Future Tech

VMware takes a swing at Nutanix, Red Hat with KVM conversion tool

Tan KW
Publish date: Wed, 21 Feb 2024, 02:58 PM
Tan KW
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Future Tech

Scarcely a day passes without The Register's virtualization desk being approached by VMware's rivals seeking a chance to explain the merits of their products and cash in on assumed dissatisfaction with the licensing regime Broadcom has imposed. But last month, VMware quietly took a swipe at those rivals with an updated virtual machine conversion tool.

The tool is the unheralded and somewhat obscure vCenter Converter - a tool that moves virtual machines from one format to another.

VMs are essentially disk images wrapped in metadata that varies depending on the platform with which they were created, so converting them isn't vastly difficult. But it's not the sort of job anyone would relish doing manually, so plenty of vendors offer migration tools.

The existence of such tools recognizes that some orgs have multi-hypervisor environments, and is also a competitive asset that helps vendors to assure customers that a move to their platform won't be onerous.

Version 6.6 of the converter, debuted quietly in a community post, "closes important gaps from functional perspective, by finally providing the capability to convert KVM-based workloads," wrote community manager Todor Raykov.

KVM is an open source virtualization module that lets the Linux kernel serve as a hypervisor.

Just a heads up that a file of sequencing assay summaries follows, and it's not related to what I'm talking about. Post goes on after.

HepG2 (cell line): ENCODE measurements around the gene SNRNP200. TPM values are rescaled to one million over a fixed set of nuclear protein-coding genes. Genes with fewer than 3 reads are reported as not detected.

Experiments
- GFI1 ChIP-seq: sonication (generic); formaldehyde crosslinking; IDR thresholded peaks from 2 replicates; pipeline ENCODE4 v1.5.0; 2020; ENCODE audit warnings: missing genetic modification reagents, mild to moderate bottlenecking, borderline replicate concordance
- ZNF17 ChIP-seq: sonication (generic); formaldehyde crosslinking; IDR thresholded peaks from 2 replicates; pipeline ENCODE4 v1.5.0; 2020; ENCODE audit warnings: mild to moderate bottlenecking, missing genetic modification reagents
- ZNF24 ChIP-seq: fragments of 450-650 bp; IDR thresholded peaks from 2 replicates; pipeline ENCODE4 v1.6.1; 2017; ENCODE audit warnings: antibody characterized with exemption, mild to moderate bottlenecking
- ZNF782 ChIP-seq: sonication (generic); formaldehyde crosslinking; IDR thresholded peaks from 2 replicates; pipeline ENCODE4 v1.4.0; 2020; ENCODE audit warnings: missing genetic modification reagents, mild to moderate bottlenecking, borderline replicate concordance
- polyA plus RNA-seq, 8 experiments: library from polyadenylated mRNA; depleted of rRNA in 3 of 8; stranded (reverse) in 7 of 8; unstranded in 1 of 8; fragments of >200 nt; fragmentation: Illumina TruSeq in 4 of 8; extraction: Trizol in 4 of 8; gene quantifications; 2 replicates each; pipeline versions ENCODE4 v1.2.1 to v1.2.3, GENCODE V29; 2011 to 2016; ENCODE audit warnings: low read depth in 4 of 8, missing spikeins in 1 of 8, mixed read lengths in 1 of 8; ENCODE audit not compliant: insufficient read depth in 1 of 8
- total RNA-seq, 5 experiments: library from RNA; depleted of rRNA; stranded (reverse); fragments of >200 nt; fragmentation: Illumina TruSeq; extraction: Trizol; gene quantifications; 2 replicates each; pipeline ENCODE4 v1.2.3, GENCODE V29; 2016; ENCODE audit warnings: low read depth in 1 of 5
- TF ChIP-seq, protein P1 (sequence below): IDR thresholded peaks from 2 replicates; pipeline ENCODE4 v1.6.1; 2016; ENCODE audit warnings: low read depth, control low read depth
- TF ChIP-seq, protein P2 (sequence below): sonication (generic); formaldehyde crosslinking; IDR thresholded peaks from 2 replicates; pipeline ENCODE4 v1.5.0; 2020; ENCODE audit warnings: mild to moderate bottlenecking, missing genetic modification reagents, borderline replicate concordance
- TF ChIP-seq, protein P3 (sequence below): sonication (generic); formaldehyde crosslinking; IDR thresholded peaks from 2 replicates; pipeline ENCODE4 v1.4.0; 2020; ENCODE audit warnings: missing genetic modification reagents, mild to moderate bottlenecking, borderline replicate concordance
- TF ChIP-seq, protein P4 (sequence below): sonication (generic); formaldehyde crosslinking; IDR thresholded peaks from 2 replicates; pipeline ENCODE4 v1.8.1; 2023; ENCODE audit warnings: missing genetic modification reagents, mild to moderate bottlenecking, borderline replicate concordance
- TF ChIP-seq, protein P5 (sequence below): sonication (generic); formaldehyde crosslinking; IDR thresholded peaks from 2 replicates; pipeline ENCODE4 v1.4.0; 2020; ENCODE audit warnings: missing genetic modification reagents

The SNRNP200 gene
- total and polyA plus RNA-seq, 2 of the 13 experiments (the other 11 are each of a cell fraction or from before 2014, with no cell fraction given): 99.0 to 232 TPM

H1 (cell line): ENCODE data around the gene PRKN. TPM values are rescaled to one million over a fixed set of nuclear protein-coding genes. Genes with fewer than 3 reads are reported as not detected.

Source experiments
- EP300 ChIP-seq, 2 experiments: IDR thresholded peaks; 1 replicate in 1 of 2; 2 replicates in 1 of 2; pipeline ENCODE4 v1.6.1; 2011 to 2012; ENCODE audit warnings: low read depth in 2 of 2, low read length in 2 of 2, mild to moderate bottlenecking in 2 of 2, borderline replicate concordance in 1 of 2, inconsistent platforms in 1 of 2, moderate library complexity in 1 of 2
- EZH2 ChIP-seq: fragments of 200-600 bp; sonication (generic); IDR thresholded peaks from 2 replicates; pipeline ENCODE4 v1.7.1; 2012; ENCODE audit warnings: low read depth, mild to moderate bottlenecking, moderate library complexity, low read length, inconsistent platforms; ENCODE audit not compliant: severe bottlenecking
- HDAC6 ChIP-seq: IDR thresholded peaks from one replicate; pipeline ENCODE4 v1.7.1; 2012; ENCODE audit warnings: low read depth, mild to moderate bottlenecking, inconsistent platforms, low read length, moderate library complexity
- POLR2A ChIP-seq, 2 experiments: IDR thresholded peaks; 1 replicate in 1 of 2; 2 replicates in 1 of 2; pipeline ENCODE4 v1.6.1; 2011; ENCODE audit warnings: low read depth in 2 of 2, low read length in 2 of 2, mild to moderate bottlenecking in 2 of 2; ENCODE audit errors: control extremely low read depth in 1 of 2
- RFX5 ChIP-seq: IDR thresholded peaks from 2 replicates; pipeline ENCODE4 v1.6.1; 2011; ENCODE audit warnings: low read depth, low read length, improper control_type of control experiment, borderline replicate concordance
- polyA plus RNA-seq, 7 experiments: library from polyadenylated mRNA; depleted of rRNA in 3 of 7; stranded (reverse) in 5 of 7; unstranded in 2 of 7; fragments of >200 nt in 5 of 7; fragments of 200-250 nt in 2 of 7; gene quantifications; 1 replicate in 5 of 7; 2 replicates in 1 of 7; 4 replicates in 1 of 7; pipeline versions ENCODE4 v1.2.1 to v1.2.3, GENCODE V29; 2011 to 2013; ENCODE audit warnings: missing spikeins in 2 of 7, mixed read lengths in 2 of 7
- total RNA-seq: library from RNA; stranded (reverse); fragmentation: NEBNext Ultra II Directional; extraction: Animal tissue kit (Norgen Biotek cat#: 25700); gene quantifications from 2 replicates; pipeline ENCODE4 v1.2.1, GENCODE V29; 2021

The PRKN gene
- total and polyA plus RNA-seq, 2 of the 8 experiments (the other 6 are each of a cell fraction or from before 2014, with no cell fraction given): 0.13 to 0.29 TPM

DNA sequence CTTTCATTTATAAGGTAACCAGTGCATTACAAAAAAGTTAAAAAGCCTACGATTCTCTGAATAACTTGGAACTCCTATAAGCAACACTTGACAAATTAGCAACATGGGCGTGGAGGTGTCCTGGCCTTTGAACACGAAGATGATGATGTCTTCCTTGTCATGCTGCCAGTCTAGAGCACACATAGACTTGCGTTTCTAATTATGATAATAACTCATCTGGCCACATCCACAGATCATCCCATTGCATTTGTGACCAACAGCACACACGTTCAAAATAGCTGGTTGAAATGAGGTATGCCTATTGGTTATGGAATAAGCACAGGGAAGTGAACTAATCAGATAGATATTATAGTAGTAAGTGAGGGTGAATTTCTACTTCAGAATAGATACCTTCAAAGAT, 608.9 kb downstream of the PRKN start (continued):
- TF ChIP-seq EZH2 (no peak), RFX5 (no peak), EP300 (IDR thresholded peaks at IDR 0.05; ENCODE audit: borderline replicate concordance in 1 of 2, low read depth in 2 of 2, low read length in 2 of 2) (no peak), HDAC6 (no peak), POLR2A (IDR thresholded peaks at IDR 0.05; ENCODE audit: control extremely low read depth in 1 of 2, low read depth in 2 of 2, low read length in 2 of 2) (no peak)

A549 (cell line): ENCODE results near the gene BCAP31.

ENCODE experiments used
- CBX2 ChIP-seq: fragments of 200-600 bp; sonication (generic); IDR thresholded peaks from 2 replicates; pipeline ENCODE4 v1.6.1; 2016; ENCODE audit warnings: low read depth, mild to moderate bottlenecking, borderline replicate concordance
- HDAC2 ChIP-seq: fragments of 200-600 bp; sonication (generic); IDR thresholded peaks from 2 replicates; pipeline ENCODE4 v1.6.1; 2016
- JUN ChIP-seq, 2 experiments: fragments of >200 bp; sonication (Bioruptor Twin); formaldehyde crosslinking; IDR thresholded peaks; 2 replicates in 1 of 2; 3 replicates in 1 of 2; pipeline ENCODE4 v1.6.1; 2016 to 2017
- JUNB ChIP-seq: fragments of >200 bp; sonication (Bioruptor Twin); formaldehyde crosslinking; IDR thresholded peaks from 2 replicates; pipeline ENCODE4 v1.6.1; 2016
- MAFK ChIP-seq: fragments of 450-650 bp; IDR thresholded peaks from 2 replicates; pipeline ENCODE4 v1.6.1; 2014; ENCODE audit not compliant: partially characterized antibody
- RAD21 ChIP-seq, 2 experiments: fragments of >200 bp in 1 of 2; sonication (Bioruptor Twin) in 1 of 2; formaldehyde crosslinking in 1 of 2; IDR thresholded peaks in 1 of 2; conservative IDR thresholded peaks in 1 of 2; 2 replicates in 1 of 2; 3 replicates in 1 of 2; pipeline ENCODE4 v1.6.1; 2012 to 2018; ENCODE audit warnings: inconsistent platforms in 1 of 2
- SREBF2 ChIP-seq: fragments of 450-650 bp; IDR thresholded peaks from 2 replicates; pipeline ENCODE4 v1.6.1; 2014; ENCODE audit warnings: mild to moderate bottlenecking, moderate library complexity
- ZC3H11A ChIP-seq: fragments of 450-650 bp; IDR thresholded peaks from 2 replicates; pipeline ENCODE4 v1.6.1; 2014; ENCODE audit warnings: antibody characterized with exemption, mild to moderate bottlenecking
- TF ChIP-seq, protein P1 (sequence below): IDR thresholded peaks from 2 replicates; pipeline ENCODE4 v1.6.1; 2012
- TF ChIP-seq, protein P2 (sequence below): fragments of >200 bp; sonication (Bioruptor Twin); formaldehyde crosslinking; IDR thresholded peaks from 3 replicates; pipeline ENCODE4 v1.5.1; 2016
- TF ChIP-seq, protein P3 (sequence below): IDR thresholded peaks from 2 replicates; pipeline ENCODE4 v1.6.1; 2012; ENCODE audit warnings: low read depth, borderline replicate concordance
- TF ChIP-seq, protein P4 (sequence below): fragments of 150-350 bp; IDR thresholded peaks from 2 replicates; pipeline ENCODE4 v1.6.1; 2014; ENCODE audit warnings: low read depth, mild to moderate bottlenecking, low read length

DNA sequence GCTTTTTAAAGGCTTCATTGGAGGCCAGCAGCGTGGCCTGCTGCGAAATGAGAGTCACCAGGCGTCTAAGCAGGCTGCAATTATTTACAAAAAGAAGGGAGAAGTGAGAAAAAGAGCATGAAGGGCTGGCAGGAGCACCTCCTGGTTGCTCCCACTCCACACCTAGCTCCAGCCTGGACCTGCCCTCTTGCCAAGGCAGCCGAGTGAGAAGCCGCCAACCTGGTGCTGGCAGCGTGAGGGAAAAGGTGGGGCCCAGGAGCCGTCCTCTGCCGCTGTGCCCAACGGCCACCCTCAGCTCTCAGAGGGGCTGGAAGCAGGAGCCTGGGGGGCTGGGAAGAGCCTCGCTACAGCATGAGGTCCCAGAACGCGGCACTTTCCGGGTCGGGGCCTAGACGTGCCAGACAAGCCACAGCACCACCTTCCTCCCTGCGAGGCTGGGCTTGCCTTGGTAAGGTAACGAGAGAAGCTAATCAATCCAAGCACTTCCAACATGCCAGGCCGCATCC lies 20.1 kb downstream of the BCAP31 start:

It's the basis of the AHV hypervisor used by Nutanix, and is also used by Red Hat's virtualization products and the RHV formats they use.

VMware has therefore taken a little swipe at two of the leading contenders as its replacement, should customers bruised by Broadcom's licensing changes be contemplating a move.

KVM is also used by Amazon Web Services in its Nitro hypervisor. VMware could therefore conceivably be taking a swipe at its biggest cloud partner, too.

vCenter Converter has also added support for RHEL 8 & 9 as source OSes, and done the same for Ubuntu 22.04 and 20.04.

VMware users have plenty to consider at the moment, but plenty remain committed to the vStack and have plenty of time before they need to decide whether they can tolerate Broadcom's stewardship of the virtualization giant or need to make a move. While orgs ponder those matters, the updated Converter means they can easily bring more workloads to their VMware environments.

Another factor that may influence VMware users' thinking is the security of its products, which has of late been a matter to ponder. It has had to patch a few critical flaws and found its platforms under more frequent attack as crims realize that cracking a host running vSphere potentially gives them access to many servers.

The latest item of concern on the vSecurity front arrived on Tuesday, with CVE-2024-22245 - a critical-rated flaw (9.6/10 CVSS score) in the Enhanced Authentication Plug-in. That's code that provides Integrated Windows Authentication and Windows-based smart card functionality. The flaw is an Arbitrary Authentication Relay vulnerability that could allow a malicious actor to trick a target domain user with EAP installed in their web browser into requesting and relaying service tickets for arbitrary Active Directory Service Principal Names.

The Plug-in is also vulnerable to CVE-2024-22250 - a 7.8-rated session hijack bug.

VMware deprecated the Plug-in in 2021, which likely explains why its advice is to remove the software from your environment to remediate its flaws. ®



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